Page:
Think of war-torn Yemen and cheer China-brokered deal between Saudi and Iran

A protest against the Yemen war in August 2020. Photo: Felton Davis. This file is licensed under the Creative Commons Attribution 2.0 Generic license.

Sections of the Western media have taken the symbolism of Riyadh and Tehran burying the hatchet in Beijing (on March 10) as a sharp poke in America’s eye and that of the US-led world order. But this may be a rather narrow and self-serving view. It would be healthy to at least partially see Iran and Saudi Arabia’s stated intention to re-establish diplomatic relations through a humanitarian lens.

Does the new agreement, mediated by China, mean there is finally, hope for Yemen, torn apart by civil war for the best part of a decade?

Yemen has been seen as so hopeless for so very long. It was in 2014 that Houthi insurgents — Shiite rebels with links to Iran – took control of Yemen’s capital and largest city, Sana’a. In March 2015, a coalition of Gulf states led by Saudi Arabia launched a campaign of economic isolation and airstrikes against the Houthis, with US logistical and intelligence support.

The ensuing conflict has taken a heavy toll on Yemeni civilians. In January 2021, the UN Humanitarian Affairs office said it is the world’s worst humanitarian crisis. In December 2022, Unicef, the UN’s children’s agency, said that more than 11,000 children were killed or maimed in Yemen’s civil war since it escalated nearly eight years ago and “the true toll of this conflict is likely to be far higher”. Two years before that, the UN estimated that 131,000 of the estimated 233,000 deaths in Yemen were the result of indirect causes like food insecurity and lack of access health services.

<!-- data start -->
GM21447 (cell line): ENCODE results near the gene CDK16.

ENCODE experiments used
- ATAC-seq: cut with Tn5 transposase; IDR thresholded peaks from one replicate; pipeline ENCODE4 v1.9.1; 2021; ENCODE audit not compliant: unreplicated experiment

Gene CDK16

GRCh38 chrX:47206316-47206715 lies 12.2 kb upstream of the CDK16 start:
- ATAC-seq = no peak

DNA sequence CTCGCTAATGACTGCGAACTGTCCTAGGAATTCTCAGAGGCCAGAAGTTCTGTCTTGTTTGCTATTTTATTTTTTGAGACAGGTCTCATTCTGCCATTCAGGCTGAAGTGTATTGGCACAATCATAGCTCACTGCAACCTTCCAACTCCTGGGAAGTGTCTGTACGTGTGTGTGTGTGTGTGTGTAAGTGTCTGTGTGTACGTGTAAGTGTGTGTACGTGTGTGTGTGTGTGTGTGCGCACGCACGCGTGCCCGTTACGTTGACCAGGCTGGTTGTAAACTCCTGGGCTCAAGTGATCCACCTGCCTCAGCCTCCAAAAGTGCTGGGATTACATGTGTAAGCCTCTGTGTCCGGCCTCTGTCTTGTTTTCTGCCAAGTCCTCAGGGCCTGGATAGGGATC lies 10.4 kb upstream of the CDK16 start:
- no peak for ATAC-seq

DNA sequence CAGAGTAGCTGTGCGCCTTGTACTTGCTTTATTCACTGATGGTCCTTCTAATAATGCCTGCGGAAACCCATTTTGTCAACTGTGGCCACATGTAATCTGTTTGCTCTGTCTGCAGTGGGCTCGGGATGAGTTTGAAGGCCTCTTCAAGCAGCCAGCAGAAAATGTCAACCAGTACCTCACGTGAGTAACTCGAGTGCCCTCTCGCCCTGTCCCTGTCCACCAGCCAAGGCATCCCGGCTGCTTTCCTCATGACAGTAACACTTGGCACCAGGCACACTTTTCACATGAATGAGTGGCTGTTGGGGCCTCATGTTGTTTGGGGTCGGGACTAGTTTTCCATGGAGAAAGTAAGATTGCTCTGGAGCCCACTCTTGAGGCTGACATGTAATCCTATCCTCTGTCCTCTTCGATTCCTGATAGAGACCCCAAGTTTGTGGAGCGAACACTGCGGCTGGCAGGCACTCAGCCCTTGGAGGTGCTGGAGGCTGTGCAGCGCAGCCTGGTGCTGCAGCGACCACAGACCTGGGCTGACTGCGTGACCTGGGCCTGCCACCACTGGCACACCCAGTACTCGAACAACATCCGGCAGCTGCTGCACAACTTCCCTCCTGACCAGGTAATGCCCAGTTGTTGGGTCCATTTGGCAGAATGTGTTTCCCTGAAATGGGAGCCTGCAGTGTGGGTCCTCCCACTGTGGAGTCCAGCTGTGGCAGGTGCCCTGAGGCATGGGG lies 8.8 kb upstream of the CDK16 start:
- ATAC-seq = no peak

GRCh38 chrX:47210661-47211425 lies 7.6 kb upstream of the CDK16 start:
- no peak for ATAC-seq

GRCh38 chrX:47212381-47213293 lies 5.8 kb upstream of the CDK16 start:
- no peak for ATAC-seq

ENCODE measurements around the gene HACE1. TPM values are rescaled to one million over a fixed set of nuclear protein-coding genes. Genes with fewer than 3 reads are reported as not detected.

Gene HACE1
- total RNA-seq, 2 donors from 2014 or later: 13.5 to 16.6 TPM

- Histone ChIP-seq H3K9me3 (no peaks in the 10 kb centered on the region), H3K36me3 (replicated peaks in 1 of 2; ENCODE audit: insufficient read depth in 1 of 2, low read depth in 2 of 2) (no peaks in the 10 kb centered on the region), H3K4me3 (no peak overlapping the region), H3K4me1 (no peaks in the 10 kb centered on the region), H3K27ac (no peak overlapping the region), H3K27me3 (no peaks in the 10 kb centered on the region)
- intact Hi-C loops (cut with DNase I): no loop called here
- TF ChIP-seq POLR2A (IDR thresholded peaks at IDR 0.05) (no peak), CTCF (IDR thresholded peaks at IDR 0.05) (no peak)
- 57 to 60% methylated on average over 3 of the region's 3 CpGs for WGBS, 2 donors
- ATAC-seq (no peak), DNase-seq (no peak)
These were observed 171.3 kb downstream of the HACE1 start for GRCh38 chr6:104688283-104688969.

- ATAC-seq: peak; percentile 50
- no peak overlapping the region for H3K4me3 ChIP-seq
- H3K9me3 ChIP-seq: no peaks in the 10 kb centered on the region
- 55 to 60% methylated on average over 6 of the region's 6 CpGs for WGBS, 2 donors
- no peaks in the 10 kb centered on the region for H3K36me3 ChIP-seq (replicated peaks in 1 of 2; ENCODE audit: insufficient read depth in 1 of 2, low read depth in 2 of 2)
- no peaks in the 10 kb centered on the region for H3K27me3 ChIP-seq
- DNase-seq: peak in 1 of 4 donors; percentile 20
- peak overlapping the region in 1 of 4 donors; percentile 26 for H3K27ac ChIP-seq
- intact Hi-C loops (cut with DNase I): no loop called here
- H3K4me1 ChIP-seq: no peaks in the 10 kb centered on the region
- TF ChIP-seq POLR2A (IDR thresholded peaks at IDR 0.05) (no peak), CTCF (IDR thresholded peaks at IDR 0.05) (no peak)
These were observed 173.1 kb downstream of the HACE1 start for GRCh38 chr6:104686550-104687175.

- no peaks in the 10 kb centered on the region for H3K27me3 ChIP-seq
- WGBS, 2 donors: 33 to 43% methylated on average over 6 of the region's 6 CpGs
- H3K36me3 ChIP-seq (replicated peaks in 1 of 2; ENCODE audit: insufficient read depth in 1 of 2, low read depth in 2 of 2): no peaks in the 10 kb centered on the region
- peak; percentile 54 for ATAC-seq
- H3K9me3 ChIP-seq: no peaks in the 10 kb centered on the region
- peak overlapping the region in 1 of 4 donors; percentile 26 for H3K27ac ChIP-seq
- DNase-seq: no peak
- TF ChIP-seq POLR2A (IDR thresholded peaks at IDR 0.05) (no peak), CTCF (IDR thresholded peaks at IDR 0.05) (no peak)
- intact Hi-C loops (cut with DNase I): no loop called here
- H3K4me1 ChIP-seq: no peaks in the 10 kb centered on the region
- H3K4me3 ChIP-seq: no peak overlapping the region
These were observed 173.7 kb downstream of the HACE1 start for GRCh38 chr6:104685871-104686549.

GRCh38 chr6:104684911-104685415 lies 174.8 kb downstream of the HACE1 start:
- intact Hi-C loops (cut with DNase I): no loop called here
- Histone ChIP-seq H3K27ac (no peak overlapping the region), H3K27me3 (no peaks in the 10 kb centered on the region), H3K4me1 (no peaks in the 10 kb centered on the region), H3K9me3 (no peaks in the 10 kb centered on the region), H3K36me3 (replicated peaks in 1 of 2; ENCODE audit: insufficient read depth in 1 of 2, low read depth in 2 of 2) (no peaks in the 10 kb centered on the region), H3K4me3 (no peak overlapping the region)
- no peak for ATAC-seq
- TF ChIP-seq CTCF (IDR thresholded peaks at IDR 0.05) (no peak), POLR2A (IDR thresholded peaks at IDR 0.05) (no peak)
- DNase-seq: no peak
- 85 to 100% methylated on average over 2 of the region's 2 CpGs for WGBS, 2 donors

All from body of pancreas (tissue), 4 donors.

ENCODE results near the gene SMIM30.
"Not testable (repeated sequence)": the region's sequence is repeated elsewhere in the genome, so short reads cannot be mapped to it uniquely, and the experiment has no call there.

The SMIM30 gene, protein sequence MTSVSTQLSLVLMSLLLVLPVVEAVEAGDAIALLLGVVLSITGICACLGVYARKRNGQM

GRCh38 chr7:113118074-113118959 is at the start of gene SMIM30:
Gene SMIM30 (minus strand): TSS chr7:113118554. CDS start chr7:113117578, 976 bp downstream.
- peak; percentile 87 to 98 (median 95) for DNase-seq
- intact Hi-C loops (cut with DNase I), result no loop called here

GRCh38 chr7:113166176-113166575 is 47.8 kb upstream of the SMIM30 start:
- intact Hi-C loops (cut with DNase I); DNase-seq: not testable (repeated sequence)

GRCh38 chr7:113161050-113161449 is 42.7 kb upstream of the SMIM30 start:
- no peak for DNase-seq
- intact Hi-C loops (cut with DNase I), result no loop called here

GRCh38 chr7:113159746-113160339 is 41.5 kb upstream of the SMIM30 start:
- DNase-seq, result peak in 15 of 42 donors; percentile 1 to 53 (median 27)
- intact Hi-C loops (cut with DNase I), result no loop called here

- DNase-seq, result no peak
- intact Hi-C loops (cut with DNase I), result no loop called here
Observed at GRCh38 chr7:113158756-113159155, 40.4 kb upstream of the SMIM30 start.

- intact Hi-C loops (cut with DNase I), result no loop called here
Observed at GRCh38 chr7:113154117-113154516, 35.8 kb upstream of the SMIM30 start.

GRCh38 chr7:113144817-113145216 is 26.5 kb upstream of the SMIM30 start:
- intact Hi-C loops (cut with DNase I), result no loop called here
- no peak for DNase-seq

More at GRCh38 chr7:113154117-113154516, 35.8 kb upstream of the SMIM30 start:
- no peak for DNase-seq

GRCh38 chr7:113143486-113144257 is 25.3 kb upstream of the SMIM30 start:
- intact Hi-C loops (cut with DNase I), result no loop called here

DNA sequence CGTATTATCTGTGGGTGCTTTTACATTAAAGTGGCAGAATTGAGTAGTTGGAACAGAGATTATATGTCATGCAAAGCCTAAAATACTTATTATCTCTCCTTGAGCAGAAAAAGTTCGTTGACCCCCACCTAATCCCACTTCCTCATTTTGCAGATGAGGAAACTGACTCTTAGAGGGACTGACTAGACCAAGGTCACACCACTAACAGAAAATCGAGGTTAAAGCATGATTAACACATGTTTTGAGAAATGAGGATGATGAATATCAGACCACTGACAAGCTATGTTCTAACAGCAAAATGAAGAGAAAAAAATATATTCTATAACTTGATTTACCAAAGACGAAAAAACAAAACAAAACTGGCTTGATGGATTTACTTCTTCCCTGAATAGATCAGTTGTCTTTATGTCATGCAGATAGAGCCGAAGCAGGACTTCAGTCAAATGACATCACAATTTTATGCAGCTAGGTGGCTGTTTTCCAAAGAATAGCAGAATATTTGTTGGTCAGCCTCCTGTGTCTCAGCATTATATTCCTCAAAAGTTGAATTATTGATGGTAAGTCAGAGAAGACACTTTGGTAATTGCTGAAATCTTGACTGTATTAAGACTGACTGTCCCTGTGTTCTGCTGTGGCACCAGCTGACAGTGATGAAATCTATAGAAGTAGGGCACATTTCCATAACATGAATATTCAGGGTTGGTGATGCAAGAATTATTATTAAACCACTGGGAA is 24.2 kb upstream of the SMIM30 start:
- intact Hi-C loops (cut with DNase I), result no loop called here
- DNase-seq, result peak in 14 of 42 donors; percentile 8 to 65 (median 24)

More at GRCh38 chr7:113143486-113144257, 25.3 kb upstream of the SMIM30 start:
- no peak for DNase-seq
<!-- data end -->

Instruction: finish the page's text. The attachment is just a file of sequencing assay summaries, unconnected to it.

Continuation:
As part of the new deal, Iran has pledged to halt attacks against Saudi Arabia, including from the Houthis.

Accordingly, doesn’t the Chinese-brokered agreement deserve a warmer reception all around?

The coverage in some US media outlets has been rather sour-faced.

The Washington Post, for instance, said the statement issued by Wang Yi, China’s top diplomat, was “a jab at the United States”. Mr Wang had hailed his nation’s role as a “good-faith and reliable mediator” and declared that “the world is not limited to the Ukraine issue”. Jab or not, the point about the world being more than the Ukraine issue is well made. The Palestinians, anti-regime Iranians and others would heartily concur.

CNN adopted a slightly less aggrieved tone, pointing out that Beijing, unlike Washington, “has shown an ability to transcend the many rivalries that criss-cross the Middle East”. It also noted that China has “forged good diplomatic relations with countries across the region, driven by strengthening economic ties, without the Western lectures on human rights”.

The Wall Street Journal took a more magisterial view of the changing nature of geopolitical alliances in the Middle East. The Saudi-Iran deal “signals a sharp increase in Beijing’s influence in a region where the US has long been the dominant power broker,” it said, and could “complicate efforts by the US and Israel to strengthen a regional alliance to confront Tehran as it expands its nuclear program”. It quoted Ayham Kamel, head of Middle East and North Africa at political-risk advisory firm Eurasia Group, calling the deal a “quick win that showcases a new framework” of cooperation between China and the Middle East.

Two cheers for cooperation.